American Alpine Jounrna and Accidents in North American Climbing

Asia, Nepal, Everest Attempt

  • Climbs And Expeditions
  • Climb Year:
  • Publication Year: 1988

Everest attempt. Raging winds brought progress on our four-man attempt on the south pillar of Everest to a standstill as the jet stream lowered prematurely. Despite our 70-day vigil at 5500 meters and over, the outrageous winds never abated and those who ventured high invariably returned unsuccessful and with frostbite. We established Base Camp on August 23. At the time of our first summit bid, in late September, the jet stream lashed the mountain ferociously, catching the first pair, New Zealander Kim Logan and Australian Mike Rheinberger, in their bivouac at 8075 meters. After a horrifying night when they used their bodies to prevent their tent from being demolished by the extreme winds, they began their long descent via the South Col to the Western Cwm. As they crossed the wind-swept col, they were both blown off their feet successive times and it was certainly then that they began to develop frostbite. Their cold injuries ended the expedition for them. Australian Jon Muir and I continued our attempt alone for another six weeks. Three times we ascended the icefall from Base Camp to Camp II in the Western Cwm, where we waited for a week or more each time for the wind to abate. On numerous occasions we got ready to depart when the weather again deteriorated. The frightful blizzard starting on October 19 all but ended the effort for all. A week later Jon Muir and I reascended the icefall to our destroyed advance camp. For two more days we remained on the mountain completely alone, ever hoping for a break in the weather which never came. We had been high too long and both of us felt seriously deteriorated. On the last day of October, we packed up our tiny camp and headed down the glacier. In the icefall, suddenly all hell broke loose. With a crack, an area 100 by 200 meters in size lurched violently. Huge crevasses opened around us and other chasms snapped shut. The snow-covered ice buckled like the rise and fall of surf on a wild coastline. After five seconds all movement ceased as quickly as it had started. Lugging heavy packs, we negotiated the collapsed section, climbing vertical steps where there had been none and ambling past horizontal ladders which had previously been vertical. It was dark before we stumbled into Base Camp, exhausted.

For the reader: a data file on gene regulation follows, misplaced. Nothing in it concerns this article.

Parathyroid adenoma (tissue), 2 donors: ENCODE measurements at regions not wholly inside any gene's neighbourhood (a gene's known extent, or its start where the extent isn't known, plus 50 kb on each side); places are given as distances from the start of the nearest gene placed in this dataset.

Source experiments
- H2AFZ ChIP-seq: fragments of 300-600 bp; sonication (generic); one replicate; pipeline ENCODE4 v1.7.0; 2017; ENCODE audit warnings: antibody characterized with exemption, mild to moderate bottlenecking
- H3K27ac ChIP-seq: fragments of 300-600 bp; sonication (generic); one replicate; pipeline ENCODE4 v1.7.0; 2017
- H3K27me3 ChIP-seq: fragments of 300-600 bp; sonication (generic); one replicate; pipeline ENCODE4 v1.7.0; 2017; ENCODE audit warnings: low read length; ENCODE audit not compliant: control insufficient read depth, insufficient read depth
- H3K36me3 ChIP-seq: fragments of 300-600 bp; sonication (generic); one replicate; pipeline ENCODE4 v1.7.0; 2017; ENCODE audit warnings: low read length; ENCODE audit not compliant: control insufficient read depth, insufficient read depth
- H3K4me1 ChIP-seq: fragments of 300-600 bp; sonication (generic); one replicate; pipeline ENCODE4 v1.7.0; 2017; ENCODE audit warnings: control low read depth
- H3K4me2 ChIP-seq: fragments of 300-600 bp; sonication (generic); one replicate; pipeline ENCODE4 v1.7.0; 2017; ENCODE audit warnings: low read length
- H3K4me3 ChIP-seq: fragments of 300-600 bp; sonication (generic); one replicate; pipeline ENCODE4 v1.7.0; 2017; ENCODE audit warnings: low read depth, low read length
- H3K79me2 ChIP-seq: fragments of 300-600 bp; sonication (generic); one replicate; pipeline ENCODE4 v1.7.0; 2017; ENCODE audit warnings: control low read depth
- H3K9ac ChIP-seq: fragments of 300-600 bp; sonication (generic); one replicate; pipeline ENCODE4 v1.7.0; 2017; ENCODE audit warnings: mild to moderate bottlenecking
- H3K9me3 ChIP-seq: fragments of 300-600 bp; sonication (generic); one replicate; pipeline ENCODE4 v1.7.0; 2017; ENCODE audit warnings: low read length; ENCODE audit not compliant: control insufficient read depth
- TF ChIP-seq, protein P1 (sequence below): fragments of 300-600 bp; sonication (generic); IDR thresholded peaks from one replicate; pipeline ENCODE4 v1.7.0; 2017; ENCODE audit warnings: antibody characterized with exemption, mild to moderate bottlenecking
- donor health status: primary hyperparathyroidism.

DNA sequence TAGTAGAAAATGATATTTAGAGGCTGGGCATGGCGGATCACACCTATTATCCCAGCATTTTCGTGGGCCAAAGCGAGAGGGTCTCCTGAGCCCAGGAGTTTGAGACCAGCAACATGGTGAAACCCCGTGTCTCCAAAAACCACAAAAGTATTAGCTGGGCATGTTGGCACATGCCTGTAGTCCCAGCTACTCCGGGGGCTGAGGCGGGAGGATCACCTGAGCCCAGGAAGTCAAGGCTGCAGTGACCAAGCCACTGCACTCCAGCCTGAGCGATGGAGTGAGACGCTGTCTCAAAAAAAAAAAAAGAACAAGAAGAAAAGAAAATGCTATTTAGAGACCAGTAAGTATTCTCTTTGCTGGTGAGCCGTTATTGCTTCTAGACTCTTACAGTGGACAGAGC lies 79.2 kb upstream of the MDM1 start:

Peter Hillary, New Zealand Alpine Club

This AAJ article has been reformatted into HTML. Please contact us if you spot an error.